The Only Way To Find Success Is To Relentlessly Forgive Yourself
Last week, my sister came to visit. It was awesome. We saw Mike Shinoda, got ice cream, and tried lots of great food. I love her and I’m glad we hung out.
But for some reason, whenever I go to an event, a friend stops by, or the week is just generally slow, I still feel like I should get as much done as I usually do. Like I should create the same output, regardless of the time I take off.
That’s impossible, of course. But it creates guilt and that guilt is the real problem. Guilt is a useful emotion. As opposed to shame, it makes us want to step up. To rectify what we did wrong.
But when it comes to being productive, there’s nothing to rectify. It’s not like a crooked picture you can just push back into place. Your life is continuous and each moment is a small dot on a long line. Work is such a big part of that line that it’s impossible to see how each dot shapes it day-to-day, week-to-week, often even year-to-year. Unlike other things we feel guilty about, you can’t just go back to the café, pay the bill you forgot, and reset the karma balance to zero. Because there’s always more work.
And so it may feel like focusing for one hour in the evening makes up for a bad day, but who wants to spend their entire life salvaging leftover scraps of time? That’s a surefire recipe for unhappiness. The solution lies on a higher level.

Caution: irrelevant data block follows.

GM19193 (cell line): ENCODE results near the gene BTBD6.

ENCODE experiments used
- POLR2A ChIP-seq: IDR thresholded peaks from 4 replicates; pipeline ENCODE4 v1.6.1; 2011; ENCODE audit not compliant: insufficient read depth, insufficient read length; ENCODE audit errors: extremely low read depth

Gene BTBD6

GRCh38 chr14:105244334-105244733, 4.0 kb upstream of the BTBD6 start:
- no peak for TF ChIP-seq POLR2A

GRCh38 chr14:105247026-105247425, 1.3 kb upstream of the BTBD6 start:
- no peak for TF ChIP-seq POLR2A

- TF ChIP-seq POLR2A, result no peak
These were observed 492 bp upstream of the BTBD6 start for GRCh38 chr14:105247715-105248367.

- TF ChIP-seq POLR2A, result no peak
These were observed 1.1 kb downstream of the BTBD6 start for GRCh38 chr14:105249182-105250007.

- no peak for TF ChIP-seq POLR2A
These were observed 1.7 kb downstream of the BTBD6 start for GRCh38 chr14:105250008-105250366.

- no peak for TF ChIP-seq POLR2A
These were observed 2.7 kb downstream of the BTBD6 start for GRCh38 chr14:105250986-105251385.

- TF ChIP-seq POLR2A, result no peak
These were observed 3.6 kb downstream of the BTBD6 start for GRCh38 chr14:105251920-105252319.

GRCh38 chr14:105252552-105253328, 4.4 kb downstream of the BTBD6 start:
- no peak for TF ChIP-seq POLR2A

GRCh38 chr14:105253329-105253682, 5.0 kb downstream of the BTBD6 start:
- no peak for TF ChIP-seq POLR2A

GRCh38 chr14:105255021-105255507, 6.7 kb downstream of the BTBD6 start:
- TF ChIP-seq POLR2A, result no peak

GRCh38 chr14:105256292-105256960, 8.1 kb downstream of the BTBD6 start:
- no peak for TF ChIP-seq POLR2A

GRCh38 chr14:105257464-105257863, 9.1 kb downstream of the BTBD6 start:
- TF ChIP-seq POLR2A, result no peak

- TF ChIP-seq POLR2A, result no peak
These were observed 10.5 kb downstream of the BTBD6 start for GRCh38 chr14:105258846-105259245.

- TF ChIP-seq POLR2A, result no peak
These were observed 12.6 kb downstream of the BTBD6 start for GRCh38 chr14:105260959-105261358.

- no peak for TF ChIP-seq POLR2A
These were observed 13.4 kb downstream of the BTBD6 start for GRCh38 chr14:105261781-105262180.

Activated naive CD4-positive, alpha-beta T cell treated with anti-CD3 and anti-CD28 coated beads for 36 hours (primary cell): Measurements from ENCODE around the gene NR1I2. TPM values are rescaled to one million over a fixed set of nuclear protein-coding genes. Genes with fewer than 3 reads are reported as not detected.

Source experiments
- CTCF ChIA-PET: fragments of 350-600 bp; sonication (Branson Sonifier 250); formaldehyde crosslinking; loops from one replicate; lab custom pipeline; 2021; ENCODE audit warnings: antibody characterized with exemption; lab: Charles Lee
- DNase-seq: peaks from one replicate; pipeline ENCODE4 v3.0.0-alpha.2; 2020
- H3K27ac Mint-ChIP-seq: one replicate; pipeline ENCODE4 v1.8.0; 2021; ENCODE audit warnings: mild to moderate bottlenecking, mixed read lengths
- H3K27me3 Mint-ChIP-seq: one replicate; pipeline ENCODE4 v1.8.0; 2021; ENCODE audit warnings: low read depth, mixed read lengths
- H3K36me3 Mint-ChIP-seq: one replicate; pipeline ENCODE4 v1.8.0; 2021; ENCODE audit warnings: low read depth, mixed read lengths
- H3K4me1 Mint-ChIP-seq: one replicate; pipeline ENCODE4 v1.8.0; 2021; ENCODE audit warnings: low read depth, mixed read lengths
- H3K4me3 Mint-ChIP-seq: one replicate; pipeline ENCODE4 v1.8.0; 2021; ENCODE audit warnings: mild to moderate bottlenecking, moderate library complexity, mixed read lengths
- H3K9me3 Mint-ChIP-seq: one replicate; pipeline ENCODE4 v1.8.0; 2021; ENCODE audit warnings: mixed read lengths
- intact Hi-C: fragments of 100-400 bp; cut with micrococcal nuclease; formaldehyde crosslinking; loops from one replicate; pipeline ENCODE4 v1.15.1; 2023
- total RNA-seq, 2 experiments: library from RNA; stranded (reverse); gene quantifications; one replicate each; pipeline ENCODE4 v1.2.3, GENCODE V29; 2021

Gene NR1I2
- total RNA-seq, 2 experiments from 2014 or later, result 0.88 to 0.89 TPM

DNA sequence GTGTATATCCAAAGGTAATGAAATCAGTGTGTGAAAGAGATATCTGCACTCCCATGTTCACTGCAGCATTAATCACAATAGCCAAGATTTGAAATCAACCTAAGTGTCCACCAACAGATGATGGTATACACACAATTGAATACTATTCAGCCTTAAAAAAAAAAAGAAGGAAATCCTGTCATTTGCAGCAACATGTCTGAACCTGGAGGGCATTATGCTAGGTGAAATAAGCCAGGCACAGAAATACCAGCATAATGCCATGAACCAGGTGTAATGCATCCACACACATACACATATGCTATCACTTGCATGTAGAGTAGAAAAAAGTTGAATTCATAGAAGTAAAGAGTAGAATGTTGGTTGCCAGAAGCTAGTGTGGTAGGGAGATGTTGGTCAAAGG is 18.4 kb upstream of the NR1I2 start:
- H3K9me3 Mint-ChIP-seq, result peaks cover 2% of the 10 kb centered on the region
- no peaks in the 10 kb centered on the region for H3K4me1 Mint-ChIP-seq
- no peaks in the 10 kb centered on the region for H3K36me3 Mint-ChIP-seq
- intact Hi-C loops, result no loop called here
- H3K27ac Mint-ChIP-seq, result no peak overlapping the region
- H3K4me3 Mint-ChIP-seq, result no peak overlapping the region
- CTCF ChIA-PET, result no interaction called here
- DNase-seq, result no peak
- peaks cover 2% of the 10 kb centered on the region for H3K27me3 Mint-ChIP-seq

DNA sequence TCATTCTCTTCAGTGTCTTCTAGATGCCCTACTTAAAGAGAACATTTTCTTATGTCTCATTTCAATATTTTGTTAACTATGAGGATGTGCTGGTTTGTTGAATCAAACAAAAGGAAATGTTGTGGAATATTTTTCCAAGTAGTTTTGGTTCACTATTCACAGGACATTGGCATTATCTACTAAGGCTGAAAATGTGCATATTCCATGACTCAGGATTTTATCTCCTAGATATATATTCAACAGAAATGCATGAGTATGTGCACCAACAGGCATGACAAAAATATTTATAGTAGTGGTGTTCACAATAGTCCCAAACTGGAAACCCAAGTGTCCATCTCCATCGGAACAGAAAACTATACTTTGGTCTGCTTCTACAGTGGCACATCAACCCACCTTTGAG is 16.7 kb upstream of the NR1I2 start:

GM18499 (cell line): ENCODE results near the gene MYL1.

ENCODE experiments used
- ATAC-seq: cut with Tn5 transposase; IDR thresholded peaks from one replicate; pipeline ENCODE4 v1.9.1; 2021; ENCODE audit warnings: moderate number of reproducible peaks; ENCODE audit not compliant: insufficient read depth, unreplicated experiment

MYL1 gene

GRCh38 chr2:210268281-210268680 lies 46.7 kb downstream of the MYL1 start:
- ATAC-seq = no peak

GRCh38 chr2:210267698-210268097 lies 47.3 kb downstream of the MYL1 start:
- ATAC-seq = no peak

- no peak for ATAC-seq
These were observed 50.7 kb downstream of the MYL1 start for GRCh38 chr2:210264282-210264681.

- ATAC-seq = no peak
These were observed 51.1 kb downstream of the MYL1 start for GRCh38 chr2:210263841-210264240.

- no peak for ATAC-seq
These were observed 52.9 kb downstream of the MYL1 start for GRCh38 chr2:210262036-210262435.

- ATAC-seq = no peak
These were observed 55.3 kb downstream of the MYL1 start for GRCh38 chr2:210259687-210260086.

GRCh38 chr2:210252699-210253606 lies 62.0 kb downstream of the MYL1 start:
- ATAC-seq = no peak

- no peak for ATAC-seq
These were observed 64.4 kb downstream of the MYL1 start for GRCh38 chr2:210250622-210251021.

Who’s to say it was a bad day in the first place? Maybe you needed rest. Maybe you were affected by something in your subconscious. Why can’t we suspend that judgment altogether? Jim Carrey has a great metaphor for our moods:
“I have sadness and joy and elation and satisfaction and gratitude beyond belief, but all of it is weather. And it just spins around the planet.”
Shame, guilt, regret, these are also just weather phenomena. External conditions that’ll sometimes swing by your planet.
Of course, it’s hard to constantly practice this non-judgment in advance. To go into each experience without attachment or expectation. We’re human, after all. We fail. We let things get to us. And so we need to learn to pick ourselves back up. To realize when we’re complaining about the weather and stop.